Saturday, July 30, 2005

West Nile: another disease from birds

With West Nile season is on us again, we are reminded that bird flu is not the only disease we blame birds for. West Nile virus also likes to hang out in birds, but its mode of transmission to humans is via mosquitoes that feed on infected birds and then bite humans. There is a rather puzzling story today on the CNN website bringing the "surprising" news that it might be the American robin, not the crow, that is responsible for harboring the disease. It also reports some unnamed "experts" as being skeptical of the new report, just published in the journal Emerging Infectious Diseases.

What is really surprising about this story is that I know hardly any real experts in West Nile who think crows are important in propagating the disease. The only thing unusual about crows is that they get sick and die from West Nile. The virus has been found in over a hundred other species of birds and last time I checked the reservoir hadn't been pinpointed with any specificity but the leading candidate was the common house sparrow. If the robin is also implicated as another reservoir that would not be at all surprising. Crows are important in West Nile surveillance precisely because they are large, obvious birds whose carcasses are easy to spot. They are "dead end hosts" (like humans), meaning that they are not the actual reservoir of the disease in nature but incidental victims, like people. The birds that are the real reservoir don't get sick. There is a lot yet to learn about West Nile epidemiology, such as exactly which species of bird is the most important reservoir and in which regions (it probably differs in different parts of the country); whether there are non-bird reservoirs (this virus is able to infect many species, including mammals); which species of mosquito is responsible for transmission from bird to bird and which ones from bird to humans (the so-called "bridge vectors"); etc.

The way to avoid contracting the disease, which is usually mild or inapparent but in a small percentage of cases can produce a disabling or fatal meningoencephalitis, is to avoid being bitten by mosquitoes. The best way to do that is to have as little exposed skin as possible when in an area cohabited by mosquitoes (a windy beach, for example, usually isn't mosquito infested but just inland from the beach there may be many breeding grounds so when you leave the beach you can cover up), and to use insect repellent. Until recently the only proven effective repellent was DEET (found in many preparations, such as Off!), but recently CDC has approved two more, Picaridin (KBR 3023), known as “Bayrepel” outside the US; and the active ingredient in oil of lemon eucalyptus, p-menthane 3,8-diol (PMD). CDC has a good webpage on insect repellent use and safety.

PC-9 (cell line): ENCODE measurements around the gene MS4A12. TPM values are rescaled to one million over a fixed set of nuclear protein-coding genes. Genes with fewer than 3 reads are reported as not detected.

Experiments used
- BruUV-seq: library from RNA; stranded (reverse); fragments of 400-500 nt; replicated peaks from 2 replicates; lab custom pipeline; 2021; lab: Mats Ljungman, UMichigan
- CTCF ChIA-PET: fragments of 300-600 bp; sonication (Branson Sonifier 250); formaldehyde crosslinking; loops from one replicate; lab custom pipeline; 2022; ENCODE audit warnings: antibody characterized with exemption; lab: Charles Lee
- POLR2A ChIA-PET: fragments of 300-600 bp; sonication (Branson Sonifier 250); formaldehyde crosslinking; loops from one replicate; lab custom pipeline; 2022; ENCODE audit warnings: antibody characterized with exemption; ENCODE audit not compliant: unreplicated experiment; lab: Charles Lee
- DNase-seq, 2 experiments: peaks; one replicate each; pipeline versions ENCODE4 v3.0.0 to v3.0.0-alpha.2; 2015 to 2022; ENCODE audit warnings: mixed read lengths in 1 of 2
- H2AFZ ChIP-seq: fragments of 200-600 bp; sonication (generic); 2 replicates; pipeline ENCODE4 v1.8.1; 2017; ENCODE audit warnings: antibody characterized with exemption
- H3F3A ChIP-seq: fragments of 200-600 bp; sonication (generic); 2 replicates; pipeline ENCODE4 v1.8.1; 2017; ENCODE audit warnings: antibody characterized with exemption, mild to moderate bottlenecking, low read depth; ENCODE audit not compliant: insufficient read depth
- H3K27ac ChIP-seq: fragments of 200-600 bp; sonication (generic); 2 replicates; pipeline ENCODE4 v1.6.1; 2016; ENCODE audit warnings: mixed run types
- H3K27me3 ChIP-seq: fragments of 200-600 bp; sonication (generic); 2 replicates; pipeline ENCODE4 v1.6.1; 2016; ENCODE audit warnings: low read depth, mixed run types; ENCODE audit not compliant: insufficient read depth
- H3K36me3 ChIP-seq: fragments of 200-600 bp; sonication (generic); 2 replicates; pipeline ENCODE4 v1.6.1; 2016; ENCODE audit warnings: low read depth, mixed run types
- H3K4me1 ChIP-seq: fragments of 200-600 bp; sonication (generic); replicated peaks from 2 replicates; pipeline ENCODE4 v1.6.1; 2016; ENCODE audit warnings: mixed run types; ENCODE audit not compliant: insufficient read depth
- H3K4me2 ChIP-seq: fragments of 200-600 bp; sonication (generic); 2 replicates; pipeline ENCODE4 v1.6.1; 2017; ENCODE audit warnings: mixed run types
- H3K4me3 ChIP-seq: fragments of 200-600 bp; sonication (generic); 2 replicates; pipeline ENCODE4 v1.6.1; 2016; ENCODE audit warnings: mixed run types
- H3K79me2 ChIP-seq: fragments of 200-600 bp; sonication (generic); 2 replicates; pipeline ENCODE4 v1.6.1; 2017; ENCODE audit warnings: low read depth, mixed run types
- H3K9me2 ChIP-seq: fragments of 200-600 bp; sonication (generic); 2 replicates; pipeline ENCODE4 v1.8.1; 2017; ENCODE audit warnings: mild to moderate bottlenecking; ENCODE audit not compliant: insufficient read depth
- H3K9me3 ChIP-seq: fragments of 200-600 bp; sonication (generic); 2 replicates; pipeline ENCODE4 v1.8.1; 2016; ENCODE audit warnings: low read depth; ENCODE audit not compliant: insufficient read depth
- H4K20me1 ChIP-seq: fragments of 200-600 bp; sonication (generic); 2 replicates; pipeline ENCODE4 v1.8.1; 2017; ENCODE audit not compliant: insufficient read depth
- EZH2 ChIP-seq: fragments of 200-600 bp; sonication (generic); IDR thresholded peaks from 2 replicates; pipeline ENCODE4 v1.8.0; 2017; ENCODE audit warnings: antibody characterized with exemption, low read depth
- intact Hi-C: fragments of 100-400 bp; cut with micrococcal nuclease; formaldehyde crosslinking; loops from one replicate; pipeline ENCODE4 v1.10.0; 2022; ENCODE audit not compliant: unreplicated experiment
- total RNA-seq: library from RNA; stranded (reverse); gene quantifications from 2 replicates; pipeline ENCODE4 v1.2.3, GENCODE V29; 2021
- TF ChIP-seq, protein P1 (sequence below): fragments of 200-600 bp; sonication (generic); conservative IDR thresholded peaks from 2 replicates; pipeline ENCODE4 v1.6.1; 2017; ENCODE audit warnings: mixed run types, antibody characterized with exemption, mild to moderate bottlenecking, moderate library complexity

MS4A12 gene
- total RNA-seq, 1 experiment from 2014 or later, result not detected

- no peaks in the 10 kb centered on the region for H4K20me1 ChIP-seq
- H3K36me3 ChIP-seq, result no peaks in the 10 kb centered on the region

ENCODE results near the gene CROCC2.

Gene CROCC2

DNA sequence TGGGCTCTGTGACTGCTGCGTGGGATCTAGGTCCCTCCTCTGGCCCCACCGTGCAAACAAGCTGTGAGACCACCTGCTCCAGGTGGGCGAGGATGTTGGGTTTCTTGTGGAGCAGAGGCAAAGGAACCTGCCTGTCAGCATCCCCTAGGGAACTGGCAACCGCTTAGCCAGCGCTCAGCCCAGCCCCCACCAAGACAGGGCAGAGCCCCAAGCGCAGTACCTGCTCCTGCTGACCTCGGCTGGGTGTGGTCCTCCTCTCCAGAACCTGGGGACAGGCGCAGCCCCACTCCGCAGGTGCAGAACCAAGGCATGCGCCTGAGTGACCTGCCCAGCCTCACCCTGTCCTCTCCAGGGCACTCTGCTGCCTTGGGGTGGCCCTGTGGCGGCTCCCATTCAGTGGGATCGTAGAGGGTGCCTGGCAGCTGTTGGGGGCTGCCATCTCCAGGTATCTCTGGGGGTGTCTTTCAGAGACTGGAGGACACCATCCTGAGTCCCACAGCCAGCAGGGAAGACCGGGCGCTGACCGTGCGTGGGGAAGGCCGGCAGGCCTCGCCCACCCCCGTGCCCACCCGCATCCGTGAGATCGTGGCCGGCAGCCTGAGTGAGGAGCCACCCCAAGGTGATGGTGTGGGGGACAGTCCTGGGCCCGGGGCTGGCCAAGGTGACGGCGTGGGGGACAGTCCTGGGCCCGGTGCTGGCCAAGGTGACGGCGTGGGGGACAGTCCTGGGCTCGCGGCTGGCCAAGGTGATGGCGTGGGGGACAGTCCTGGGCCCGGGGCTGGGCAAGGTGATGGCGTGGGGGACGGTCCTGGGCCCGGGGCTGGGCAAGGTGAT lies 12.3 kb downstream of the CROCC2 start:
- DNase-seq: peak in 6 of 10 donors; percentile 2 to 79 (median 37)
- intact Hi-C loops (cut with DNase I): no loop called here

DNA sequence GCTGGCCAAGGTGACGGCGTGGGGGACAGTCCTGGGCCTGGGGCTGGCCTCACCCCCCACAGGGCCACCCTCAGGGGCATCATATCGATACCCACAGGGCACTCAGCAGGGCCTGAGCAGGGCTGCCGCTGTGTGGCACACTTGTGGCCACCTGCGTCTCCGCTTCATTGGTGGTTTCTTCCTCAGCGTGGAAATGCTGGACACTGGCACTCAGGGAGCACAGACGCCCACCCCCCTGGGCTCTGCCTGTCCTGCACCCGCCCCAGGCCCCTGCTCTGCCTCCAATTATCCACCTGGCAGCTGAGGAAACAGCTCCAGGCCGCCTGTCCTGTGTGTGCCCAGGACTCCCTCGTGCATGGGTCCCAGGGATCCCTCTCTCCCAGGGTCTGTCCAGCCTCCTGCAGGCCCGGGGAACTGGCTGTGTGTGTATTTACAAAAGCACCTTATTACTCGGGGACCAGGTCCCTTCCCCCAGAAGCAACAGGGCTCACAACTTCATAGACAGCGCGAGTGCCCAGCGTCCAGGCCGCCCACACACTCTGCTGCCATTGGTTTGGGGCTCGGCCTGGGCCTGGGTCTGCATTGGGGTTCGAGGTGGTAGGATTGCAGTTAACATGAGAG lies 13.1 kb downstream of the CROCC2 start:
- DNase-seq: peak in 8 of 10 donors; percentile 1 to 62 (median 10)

The most contentious issue in the management of West Nile disease in any locality relates to killing adult mosquitoes with broadcast applications of insecticides (usually pyrethroid agents with additional ingredients to enhance their effectiveness). We addressed this issue herea while back. It is not at all obvious there is any benefit to this and some evidence it might cause additional harm. It is difficult to get public officials, including public health authorities, to acknowledge this, however. They want to be able to show they are "doing something" and many believe what they are doing works. The most effective means of mosquito control is a systematic program to kill them in the spring in the larval stage. By the time West Nile season rolls around, that period is over.

So while you are fretting about bird flu, this is another thing to keep in mind. We inhabit this planet with many other species and when we screw up the balance of things we have to expect things to happen we don't expect and don't like. But the real issue, as President Bush reminds us so cogently and so often, isn't pandemic influenza or West Nile disease. It is Freedom for the Iraqi People by bombing the living shit out of them. Have to keep things in perspective, after all.